Slow Motion | Billy Dufala, Future Futures

Billy Dufala, Future Futures, 2024

Future Futures is both a sculpture and a material commodity. The forty bales are made of aluminum scraps that were diverted from landfills by human hands for future use. Aluminum tells multiple stories of circularity: although it is consistently discarded, it is able to maintain value through the process of its separation from a waste stream into a supply chain, its reuse, and its reconstitution into art. 

Playing with the language of Minimalism, Future Futures is staged to recall harrowing scenes from recycling centers that were filled with stacks of unsold materials during the 2014-2015 commodities market crash. Aesthetically, Minimalism suggests the art market’s austerity and sustainability, thus obscuring the harmful ecological implications and labor practices across modern industries that depend on raw materials. By visualizing the life cycles of aluminum, Dufala’s monument speaks to the environmental and social implications of raw materials before and after their use. For Dufala, the creative director of RAIR (Recycled Artists in Residency), this monument will continue to morph throughout the run of the exhibition and after the bales are sold back to the commodities market. The funds from the sale will form a micro-endowment that will earn interest on its holdings, supporting future creative projects. Such an approach to sculpture illuminates the social, political, and ecological implications of improvised systems, while prioritizing access and resource redistribution to collaborators and partners. By implementing the tools of the waste economy, this sculptural process highlights ways of seeing within an ever-changing waste landscape.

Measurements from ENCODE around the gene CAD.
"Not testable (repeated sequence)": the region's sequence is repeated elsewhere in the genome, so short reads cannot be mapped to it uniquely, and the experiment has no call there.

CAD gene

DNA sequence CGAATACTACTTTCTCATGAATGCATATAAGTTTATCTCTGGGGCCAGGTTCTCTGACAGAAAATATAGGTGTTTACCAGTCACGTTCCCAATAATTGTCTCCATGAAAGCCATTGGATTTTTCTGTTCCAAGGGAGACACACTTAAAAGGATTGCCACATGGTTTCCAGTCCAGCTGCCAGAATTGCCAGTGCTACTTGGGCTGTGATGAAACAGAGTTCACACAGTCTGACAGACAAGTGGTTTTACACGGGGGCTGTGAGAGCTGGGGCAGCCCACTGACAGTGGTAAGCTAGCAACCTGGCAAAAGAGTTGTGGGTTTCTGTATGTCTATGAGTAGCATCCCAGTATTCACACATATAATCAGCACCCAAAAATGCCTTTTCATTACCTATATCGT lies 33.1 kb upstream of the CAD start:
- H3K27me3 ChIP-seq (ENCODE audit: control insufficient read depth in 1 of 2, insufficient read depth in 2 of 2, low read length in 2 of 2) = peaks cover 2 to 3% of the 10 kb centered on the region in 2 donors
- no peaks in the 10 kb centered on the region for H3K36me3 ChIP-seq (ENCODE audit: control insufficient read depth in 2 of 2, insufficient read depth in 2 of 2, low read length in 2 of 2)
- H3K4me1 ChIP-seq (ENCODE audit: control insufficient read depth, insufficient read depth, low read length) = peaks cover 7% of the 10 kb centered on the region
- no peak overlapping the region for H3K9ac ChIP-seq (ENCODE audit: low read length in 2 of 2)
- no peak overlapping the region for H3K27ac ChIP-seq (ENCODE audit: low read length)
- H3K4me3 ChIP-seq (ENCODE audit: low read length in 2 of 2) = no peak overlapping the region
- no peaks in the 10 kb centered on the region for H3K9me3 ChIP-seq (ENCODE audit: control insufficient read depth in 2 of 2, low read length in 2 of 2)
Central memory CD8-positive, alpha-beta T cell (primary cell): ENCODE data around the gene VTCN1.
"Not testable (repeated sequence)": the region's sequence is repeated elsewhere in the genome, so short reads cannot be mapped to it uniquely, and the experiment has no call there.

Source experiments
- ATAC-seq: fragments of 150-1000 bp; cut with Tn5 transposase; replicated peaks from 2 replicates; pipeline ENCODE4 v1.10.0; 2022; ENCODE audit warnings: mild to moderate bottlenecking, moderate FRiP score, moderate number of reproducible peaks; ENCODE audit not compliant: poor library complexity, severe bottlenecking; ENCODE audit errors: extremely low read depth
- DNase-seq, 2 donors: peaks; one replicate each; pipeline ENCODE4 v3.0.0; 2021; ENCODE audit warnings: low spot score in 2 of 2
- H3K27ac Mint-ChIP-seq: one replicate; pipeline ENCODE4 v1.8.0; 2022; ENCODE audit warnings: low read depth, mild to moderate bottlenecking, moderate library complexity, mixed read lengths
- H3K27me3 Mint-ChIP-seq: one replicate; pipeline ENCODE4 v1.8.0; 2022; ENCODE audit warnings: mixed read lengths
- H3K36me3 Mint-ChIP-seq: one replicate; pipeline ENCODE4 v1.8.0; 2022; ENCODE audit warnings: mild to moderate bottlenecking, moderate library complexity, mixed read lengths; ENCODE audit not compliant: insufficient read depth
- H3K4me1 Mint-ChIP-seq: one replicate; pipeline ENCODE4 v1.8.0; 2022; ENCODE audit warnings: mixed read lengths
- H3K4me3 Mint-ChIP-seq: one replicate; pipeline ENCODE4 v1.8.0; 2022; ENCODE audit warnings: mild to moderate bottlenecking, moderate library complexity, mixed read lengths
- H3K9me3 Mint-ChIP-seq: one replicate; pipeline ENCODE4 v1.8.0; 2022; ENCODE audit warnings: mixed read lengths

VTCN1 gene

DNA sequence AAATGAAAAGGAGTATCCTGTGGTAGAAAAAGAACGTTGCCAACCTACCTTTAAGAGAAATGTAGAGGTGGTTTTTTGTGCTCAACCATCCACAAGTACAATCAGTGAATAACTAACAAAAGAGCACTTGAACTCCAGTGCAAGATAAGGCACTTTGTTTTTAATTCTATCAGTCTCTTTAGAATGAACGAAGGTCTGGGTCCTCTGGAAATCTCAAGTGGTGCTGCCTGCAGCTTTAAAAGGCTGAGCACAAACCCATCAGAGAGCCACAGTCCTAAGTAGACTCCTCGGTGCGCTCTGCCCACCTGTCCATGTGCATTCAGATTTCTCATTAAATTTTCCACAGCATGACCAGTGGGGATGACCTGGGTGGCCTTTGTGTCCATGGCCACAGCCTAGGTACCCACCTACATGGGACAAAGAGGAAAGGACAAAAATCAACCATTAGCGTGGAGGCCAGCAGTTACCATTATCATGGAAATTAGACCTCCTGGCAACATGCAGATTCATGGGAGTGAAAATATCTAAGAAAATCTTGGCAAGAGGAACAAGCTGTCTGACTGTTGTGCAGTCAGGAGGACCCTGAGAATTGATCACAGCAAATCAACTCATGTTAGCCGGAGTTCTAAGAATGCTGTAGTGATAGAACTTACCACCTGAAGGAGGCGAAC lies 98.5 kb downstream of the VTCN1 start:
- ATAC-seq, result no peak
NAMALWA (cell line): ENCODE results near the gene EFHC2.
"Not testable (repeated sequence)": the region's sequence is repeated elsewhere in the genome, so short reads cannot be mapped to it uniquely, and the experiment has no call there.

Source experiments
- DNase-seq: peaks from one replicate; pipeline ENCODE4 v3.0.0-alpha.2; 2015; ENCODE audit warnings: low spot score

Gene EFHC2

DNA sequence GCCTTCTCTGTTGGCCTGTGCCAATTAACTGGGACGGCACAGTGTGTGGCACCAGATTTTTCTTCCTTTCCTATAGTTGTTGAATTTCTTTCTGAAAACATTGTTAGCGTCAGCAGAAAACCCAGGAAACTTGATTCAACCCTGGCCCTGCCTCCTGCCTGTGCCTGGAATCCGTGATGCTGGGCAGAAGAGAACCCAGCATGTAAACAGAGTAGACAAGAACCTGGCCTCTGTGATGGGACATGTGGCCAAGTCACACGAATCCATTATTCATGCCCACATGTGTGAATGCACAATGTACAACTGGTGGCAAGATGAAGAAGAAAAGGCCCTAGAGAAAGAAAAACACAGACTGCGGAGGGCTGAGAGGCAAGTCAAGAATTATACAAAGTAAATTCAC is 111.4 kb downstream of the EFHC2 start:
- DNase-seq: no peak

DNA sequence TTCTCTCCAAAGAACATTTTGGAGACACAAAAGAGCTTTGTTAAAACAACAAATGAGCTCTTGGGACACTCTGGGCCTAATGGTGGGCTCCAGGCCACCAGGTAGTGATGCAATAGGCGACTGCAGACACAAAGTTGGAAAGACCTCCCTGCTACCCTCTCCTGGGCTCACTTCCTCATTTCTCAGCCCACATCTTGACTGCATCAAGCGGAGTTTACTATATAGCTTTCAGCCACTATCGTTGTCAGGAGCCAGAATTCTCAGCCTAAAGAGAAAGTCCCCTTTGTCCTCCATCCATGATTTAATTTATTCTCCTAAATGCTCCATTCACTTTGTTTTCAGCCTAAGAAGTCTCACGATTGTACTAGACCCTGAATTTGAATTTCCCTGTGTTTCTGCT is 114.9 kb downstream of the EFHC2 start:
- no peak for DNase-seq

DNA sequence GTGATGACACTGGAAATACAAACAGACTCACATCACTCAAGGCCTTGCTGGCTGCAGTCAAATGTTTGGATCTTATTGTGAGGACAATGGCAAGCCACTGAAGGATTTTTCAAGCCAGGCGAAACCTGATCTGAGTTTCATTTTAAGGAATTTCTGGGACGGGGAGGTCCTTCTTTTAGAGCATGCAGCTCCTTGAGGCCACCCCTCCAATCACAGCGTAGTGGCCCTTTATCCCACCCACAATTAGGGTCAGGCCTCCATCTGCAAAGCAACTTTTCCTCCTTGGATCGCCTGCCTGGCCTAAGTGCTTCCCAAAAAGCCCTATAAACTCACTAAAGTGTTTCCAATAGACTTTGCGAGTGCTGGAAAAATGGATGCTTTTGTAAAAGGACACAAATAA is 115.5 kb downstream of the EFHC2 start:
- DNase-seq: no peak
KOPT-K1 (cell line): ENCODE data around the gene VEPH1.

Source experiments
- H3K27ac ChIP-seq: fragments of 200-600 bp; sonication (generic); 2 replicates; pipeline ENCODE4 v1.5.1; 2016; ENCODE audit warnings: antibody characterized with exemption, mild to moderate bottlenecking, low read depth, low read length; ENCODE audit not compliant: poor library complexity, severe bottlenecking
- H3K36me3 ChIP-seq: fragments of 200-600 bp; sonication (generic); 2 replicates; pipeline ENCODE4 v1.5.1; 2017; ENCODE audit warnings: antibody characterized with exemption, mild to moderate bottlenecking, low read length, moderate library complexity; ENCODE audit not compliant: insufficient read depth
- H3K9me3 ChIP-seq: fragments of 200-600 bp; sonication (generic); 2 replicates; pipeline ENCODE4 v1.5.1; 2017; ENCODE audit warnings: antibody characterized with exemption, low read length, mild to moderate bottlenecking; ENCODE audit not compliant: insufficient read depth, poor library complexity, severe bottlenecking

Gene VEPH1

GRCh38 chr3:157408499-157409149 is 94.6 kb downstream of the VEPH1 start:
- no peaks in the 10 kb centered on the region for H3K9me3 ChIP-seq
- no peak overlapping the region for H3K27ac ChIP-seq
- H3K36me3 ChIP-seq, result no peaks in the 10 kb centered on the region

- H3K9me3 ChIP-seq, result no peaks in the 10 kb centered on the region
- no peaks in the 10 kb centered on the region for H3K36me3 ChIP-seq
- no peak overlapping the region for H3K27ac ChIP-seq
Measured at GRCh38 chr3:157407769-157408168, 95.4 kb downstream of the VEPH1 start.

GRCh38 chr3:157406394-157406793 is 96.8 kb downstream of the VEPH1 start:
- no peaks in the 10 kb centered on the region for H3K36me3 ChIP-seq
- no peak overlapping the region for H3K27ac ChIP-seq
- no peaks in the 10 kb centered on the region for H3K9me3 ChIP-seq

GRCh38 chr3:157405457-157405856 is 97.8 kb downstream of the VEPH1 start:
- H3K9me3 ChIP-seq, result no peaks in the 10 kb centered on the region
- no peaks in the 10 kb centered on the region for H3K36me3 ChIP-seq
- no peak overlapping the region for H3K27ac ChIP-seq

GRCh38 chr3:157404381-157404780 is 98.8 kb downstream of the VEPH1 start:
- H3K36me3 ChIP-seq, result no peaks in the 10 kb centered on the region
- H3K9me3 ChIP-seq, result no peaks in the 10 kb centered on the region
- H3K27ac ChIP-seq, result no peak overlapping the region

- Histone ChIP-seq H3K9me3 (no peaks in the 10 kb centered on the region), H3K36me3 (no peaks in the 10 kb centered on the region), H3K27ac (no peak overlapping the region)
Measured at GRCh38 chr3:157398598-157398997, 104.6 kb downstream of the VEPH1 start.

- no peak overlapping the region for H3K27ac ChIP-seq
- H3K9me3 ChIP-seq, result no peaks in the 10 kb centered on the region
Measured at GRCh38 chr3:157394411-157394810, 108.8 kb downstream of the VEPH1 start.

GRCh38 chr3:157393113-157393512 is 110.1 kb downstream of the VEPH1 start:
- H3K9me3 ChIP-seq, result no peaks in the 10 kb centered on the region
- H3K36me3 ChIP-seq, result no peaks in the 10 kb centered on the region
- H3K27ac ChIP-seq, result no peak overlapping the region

Materials: Recycled aluminum bales, zip ties

Project manager: Gina Ciralli 
Slow Motion curated by Patricia Eunji Kim for Monument Lab

Bf4d9ea1 C71f 4863 Ac9d E8dfefad14ccBilly Dufala (Born 1981 in Williamstown, NJ; he/him) is a Philadelphia-based artist/musician engaged in a wide variety of creative disciplines. He is a co-founder and Creative Director at RAIR (Recycled Artist In Residency), an artist residency located within Revolution Recovery, a construction and demolition waste recycling facility in northeast Philadelphia. RAIR’s mission is to challenge the perception of waste culture by providing a platform for artists at the intersection of art and industry. Billy is also known for his ongoing collaborative work with his brother Steven, as the Dufala Brothers.The brothers create drawings, prints, sculpture, performance, music, and design and are represented by Fleisher Ollman Gallery in Philadelphia. Billy received his Certificate in Sculpture from the Pennsylvania Academy of Fine Arts, where he co-taught with his brother Steven for over a decade.

Follow Billy Dufala on Instagram @bdufala to learn more about his work.

Major support has been provided to Grounds for Sculpture for Slow Motion by Bloomberg Philanthropies, the Brooke Barrie Art Fund, NRG Energy, and Julie and Michael Nachamkin. Additional support has been provided by the Atlantic Foundation, Holman, and the New Jersey State Council on the Arts, a partner agency of the National Endowment for the Arts and New Jersey Department of State.

Image Credits

  • Billy Dufala, Future Futures, 2024, Grounds for Sculpture, Hamilton, New Jersey, Slow Motion curated by Patricia Eunji Kim for Monument Lab; Peter Woytuk, Bull #5 and Bull #4, 2002, Gift of The Seward Johnson Atelier (photo: Bruce M. White)

  • Billy Dufala,Future Futures, 2024 (details), Grounds for Sculpture, Hamilton, New Jersey, Slow Motion curated by Patricia Eunji Kim for Monument Lab (photo: Bruce M. White)